Guzzle client creates by default from this code

$client->get('https://example.com/{?a}', array('a' => array('c','d')));

this url


What is the best practice to send array in query string in RESTful application? The question is, how can I determine on the server side whether c,d is a string or an array? Isn't it better to send arrays using square brackets, e.g. a[]=c&a[]=d? How can I set Guzzle to use square brackets? Or it is better to use JSON encoded variables? On the server side I'm using Tonic.


5 Answers 5


Working Solution:

$vars = array('state[]' => array('Assigned','New'), 'per_page' => $perPage, 'page' => $pageNumber);
$query = http_build_query($vars, null, '&');
$string = preg_replace('/%5B(?:[0-9]|[1-9][0-9]+)%5D=/', '=', $query); // state[]=Assigned&state[]=New
$client = new Client([follow instruction to initialize your client ....]);
$response = $client->request('GET', $uri, ['query' => $string]);

Now you have same name parameters in your request.


Source: http_build_query with same name parameters


Guzzle has a helper function you can use called build_query(). This uses PHP's http_build_query().

Here's an example of how to use it:

$params = [
    'a[]' => [
    'page' => 1

$query = \GuzzleHttp\Psr7\build_query($params);

$response = $client->request('GET', 'https://example.com/', [
    'query' => $query
  • 1
    build_query is now deprecated and the suggested alternative is \GuzzleHttp\Psr7\Query::build which does exactly the same thing
    – apokryfos
    Nov 11, 2021 at 8:43

It seems the answer is here.

I wanted to do something like ?status[]=first&status[]=second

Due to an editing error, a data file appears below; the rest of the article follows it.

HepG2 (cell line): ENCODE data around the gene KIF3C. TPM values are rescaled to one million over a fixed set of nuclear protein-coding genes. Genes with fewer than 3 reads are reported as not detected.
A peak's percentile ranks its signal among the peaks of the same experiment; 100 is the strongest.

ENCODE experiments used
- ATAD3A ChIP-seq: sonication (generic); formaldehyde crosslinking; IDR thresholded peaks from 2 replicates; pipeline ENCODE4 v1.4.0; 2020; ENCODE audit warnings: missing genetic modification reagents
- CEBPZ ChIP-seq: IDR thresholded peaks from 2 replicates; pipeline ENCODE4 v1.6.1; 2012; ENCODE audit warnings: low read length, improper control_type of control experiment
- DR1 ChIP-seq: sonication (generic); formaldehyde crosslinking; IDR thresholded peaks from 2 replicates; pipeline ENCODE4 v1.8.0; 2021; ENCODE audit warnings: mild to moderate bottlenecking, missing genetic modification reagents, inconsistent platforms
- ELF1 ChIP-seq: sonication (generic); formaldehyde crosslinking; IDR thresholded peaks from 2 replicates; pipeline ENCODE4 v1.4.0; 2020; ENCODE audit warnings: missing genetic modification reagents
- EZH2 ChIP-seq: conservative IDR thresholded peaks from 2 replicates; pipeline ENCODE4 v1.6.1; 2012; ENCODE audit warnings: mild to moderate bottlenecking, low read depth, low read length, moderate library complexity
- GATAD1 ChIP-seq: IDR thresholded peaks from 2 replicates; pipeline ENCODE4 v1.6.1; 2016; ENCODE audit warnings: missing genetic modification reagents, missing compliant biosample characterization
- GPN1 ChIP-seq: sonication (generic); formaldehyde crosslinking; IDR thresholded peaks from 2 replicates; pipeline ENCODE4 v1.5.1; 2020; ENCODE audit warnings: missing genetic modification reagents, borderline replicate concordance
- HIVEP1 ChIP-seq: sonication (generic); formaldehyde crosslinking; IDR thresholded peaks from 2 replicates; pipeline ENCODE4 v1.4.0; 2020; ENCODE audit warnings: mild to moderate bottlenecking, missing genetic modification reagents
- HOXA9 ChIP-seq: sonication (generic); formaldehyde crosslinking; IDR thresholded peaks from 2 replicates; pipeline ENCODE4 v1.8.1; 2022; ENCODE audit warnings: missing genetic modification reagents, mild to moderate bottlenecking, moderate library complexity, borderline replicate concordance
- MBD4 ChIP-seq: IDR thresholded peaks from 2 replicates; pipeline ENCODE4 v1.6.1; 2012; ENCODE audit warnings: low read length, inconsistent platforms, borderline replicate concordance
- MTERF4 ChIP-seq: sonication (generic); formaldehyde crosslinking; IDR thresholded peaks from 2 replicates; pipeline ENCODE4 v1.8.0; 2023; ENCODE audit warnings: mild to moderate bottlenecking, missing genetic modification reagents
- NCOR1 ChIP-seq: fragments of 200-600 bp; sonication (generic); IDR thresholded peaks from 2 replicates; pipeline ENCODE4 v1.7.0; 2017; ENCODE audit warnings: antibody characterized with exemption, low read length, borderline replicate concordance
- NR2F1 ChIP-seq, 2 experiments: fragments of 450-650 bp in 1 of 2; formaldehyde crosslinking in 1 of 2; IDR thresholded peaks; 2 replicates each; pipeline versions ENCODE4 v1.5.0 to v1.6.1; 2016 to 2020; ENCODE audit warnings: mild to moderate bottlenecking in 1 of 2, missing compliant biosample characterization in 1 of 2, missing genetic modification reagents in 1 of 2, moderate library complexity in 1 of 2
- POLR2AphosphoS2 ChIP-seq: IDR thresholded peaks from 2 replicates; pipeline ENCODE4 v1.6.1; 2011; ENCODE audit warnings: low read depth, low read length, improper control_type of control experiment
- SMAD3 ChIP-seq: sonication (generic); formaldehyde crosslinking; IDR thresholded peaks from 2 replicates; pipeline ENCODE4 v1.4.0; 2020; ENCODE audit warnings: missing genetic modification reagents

You can do this in Guzzle like shown in the link above:

$client = new Client('http://test.com/api');    
$request = $client->get('/resource');    
$query = $request->getQuery();    
$query->set('status', array('first', 'second'));

I'm not 100% sure this quite answers the question. But I found the question while looking for how to construct complex queries using Guzzle and none of the answers here were the solution I ended up using. I'm adding it here in case it's ever useful for any other devs.

Using Guzzle 6, you can do this type of request:

    $endPoint = "https://example.com";

    $queryParams = [
        'a' => [
                "b" => "c"

    $options = [
        'debug' => true, // so you can see what the request looks like
        'query' => $queryParams

    $client->request('GET', $endPoint, $options);

As a real world example, query params like this:

    $queryParams = [
        'filters' => [
                "field" => "status",
                "value" => "open",
                "operator" => "equal"
                "field" => "total",
                "operator" => "greater_than",
                "value" => 50
        'limit' => 500,
        'start' => 7

produce a url like this:


The point being that the query key of the $options array, seems very powerful. I'd recommend having a play with that before going down the route of writing complex regular expressions.

$query = array('x' => array(

$query_string = http_build_query($query, null, '&'); //build query string

$query_string = preg_replace('/%5B(?:[0-9]|[1-9][0-9]+)%5D=/', '[]=', $query_string); //x[]=a&x[]=b

$response = $guzzle->client->get($path, array('query' => $query_string)); //Make guzzle request

return json_decode($response->getBody()->getContents()); //Return JSON decoded array

This is how you can process x with array of values in guzzle, tested with version 6 or later

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